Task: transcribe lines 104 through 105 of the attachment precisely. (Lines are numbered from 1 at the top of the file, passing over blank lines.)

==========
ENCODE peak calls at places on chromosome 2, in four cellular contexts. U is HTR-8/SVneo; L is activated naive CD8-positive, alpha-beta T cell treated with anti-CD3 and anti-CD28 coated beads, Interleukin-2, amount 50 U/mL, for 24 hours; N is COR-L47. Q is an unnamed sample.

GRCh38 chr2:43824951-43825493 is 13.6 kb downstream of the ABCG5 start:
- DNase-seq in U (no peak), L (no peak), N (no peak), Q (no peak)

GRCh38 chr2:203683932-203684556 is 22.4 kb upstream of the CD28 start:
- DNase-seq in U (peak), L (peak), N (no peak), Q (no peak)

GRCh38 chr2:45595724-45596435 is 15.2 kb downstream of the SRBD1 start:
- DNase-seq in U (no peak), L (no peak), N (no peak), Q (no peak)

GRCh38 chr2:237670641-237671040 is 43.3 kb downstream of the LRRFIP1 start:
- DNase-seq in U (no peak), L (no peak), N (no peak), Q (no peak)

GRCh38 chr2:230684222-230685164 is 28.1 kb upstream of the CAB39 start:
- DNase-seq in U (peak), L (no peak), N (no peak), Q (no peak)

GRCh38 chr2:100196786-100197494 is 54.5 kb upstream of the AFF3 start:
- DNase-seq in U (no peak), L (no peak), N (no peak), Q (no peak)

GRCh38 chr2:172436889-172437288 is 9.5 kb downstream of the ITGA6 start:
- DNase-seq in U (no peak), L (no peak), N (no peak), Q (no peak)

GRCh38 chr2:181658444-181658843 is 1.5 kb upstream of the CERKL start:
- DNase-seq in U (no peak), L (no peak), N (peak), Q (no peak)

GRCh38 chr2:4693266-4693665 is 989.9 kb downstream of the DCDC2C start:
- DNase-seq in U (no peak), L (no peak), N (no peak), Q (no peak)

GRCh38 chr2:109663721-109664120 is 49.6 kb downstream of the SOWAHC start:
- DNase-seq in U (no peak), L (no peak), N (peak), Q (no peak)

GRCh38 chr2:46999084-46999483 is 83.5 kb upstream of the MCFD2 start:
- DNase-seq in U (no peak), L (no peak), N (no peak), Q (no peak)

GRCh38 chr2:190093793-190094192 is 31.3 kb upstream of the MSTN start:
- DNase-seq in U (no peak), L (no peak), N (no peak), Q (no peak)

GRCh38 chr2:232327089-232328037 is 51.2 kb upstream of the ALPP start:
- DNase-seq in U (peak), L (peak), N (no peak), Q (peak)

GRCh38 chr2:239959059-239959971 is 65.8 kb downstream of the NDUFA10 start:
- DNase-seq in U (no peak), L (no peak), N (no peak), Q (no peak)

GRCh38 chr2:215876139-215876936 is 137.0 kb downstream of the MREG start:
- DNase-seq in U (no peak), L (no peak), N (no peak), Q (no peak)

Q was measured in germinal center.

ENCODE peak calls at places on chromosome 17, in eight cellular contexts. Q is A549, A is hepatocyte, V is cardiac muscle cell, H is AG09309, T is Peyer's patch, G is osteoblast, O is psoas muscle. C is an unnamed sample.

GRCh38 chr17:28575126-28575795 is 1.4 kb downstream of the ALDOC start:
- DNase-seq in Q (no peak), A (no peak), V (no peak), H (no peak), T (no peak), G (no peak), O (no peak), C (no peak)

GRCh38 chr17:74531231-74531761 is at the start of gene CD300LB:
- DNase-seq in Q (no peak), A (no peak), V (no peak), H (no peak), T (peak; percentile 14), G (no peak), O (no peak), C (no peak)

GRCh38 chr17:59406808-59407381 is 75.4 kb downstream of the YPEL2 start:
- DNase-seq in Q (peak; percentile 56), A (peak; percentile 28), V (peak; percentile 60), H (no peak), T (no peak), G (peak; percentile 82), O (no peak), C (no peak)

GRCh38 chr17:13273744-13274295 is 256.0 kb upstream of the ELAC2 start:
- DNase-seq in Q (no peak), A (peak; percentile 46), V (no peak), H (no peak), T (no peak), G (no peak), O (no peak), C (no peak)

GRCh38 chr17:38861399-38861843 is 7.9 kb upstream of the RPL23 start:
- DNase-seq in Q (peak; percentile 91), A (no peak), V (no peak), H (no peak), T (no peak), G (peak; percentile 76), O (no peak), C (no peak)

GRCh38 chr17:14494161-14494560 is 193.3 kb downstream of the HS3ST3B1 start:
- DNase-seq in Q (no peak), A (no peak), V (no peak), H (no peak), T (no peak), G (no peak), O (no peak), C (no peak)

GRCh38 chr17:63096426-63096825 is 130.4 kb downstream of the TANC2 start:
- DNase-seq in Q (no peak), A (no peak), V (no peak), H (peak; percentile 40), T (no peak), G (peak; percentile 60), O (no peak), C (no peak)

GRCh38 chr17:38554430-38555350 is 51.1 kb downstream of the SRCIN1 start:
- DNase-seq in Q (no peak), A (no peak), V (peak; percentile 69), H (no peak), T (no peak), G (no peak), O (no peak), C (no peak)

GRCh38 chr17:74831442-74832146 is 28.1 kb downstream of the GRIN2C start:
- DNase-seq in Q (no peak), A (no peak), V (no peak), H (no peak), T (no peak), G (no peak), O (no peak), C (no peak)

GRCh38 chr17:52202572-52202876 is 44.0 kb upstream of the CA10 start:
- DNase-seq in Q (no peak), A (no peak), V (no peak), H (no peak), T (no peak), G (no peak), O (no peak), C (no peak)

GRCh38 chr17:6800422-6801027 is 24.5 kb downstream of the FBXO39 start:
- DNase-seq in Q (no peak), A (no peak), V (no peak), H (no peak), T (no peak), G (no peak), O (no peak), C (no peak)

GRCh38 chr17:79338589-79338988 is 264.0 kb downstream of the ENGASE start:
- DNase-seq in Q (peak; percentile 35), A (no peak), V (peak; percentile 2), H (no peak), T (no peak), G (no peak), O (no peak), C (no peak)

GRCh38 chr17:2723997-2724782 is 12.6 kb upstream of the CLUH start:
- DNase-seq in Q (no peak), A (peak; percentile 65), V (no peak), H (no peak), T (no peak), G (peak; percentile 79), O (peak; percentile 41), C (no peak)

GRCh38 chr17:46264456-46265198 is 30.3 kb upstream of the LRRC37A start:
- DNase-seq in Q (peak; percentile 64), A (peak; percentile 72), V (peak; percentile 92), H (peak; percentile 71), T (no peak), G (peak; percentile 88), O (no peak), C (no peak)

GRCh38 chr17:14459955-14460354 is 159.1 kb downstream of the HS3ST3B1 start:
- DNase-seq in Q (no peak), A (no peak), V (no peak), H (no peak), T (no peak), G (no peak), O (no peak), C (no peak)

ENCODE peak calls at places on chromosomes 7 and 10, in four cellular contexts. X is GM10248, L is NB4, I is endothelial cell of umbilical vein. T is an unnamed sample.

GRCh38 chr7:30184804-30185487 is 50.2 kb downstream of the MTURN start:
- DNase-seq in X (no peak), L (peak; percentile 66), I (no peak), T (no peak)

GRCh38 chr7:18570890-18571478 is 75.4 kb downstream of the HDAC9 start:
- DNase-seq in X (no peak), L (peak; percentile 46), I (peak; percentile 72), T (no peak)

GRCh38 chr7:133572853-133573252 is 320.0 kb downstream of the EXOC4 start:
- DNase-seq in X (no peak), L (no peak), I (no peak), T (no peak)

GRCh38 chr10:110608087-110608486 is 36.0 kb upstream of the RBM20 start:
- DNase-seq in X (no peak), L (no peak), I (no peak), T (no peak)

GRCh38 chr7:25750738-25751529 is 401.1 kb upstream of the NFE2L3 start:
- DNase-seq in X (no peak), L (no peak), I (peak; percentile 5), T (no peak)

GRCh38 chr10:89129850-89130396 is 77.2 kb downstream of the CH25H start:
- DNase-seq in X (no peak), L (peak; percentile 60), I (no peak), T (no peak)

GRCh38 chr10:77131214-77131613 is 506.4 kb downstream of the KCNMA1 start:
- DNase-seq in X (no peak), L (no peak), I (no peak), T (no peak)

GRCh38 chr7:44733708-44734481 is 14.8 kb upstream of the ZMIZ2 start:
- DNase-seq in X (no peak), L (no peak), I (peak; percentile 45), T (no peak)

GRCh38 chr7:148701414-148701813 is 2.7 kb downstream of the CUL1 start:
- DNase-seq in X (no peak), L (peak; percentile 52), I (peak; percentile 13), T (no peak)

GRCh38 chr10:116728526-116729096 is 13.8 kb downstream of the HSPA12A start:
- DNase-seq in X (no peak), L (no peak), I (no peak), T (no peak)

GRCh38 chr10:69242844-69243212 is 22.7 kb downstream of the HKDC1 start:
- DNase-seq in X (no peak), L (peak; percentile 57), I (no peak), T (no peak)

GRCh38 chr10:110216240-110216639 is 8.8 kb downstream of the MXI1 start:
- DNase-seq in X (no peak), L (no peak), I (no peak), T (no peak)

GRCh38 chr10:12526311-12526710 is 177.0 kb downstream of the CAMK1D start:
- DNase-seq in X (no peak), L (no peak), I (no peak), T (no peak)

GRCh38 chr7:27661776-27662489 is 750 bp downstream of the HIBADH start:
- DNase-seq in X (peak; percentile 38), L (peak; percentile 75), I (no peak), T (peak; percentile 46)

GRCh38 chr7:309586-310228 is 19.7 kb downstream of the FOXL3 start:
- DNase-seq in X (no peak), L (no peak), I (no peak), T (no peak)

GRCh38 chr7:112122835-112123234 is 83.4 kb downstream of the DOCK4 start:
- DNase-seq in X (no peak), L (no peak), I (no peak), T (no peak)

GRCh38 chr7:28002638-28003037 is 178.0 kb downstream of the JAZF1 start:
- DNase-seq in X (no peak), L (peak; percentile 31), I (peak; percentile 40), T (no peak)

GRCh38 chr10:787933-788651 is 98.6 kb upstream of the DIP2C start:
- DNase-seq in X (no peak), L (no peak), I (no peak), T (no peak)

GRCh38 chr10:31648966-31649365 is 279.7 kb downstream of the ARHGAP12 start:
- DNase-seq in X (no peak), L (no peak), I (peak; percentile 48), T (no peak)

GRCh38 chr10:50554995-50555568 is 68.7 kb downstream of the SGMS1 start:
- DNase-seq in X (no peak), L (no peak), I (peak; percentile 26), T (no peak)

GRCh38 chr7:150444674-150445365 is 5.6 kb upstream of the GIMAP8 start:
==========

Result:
- DNase-seq in X (no peak), L (no peak), I (peak; percentile 26), T (no peak)

GRCh38 chr7:150444674-150445365 is 5.6 kb upstream of the GIMAP8 start: